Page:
• June 12, 2024

‘U.K. Unlikely to Act on Khan Report’

 ‘U.K. Unlikely to Act on Khan Report’
Photo: William Richardson

The U.K. government is unlikely to enact the actions recommended by Javed Khan in his recent report on smoking, according to an article in The Guardian citing insiders.

The British government has committed to make the country “smoke-free” by 2030. This is defined as getting the proportion of adults who smoke down from 14.1 percent to just 5 percent.

Published in June, Khan’s report says that ministers need to accelerate the reduction in smoking by 40 percent if they want to hit the 2030 target. Among other actions, he recommended raising the legal age of buying tobacco by a year every year and imposing a new “polluter pays” levy on tobacco firms and requiring sellers of tobacco products to have a license.

According to The Guardian, U.K. Health Secretary Therese Coffey also intends to break her predecessor’s promise to publish an action plan to tackle smoking.

The paper writes that Coffey has previously accepted hospitality from the tobacco industry. Since becoming a Member of Parliament in 2010, she has voted in the House of Commons against an array of measures to restrict smoking, including the ban on smoking in enclosed public spaces, the outlawing of smoking in cars containing children and forcing cigarettes to be sold in plain packs.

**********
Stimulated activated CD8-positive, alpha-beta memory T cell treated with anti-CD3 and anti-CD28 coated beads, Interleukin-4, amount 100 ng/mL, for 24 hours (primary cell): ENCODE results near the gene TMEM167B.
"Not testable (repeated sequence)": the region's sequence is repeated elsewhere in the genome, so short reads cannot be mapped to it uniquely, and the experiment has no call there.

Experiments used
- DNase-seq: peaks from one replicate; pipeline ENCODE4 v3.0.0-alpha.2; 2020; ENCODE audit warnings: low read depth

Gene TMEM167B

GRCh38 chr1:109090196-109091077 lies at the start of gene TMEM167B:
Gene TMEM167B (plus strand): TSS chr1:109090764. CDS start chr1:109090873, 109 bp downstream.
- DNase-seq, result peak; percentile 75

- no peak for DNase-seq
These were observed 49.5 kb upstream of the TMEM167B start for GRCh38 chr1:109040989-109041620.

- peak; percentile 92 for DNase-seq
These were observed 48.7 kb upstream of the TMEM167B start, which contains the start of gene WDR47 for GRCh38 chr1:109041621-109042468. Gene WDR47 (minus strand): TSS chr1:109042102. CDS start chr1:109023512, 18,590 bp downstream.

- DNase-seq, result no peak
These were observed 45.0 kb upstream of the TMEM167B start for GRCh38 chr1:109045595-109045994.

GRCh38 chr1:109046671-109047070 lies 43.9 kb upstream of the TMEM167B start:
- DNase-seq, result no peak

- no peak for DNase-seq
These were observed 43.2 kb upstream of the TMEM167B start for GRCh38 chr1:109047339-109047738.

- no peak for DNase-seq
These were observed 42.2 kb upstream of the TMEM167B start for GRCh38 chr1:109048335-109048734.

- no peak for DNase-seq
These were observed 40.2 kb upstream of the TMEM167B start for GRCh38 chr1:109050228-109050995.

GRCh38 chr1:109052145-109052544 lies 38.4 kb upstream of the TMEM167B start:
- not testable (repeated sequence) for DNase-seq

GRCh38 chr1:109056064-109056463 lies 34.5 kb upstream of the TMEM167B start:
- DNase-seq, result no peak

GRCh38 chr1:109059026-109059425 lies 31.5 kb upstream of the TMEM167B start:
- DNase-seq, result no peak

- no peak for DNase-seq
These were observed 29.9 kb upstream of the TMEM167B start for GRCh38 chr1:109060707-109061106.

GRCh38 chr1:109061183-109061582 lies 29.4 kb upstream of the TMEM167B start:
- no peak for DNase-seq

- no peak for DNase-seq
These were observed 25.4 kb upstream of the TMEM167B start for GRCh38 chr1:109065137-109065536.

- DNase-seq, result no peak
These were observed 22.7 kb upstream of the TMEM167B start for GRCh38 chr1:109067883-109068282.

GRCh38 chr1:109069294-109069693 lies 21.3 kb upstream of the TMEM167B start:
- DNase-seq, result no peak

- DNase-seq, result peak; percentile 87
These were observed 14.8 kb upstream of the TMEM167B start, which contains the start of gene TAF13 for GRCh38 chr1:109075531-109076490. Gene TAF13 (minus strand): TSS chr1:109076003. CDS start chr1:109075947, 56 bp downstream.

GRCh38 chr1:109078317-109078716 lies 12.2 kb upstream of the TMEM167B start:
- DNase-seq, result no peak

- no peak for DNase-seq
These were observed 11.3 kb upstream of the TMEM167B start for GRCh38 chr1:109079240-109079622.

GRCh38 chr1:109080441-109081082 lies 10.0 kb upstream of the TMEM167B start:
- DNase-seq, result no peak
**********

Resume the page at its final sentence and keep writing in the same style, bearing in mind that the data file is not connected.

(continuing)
The Department of Health and Social Care said it was “inaccurate” to suggest that the tobacco control plan was being dropped—but did not say if or when it would publish it.

Labour and anti-smoking campaigners voiced alarm at the potential U-turn over the tobacco control plan. It follows a Treasury-ordered review of measures to tackle obesity and Coffey scrapping a promised white paper on health inequalities.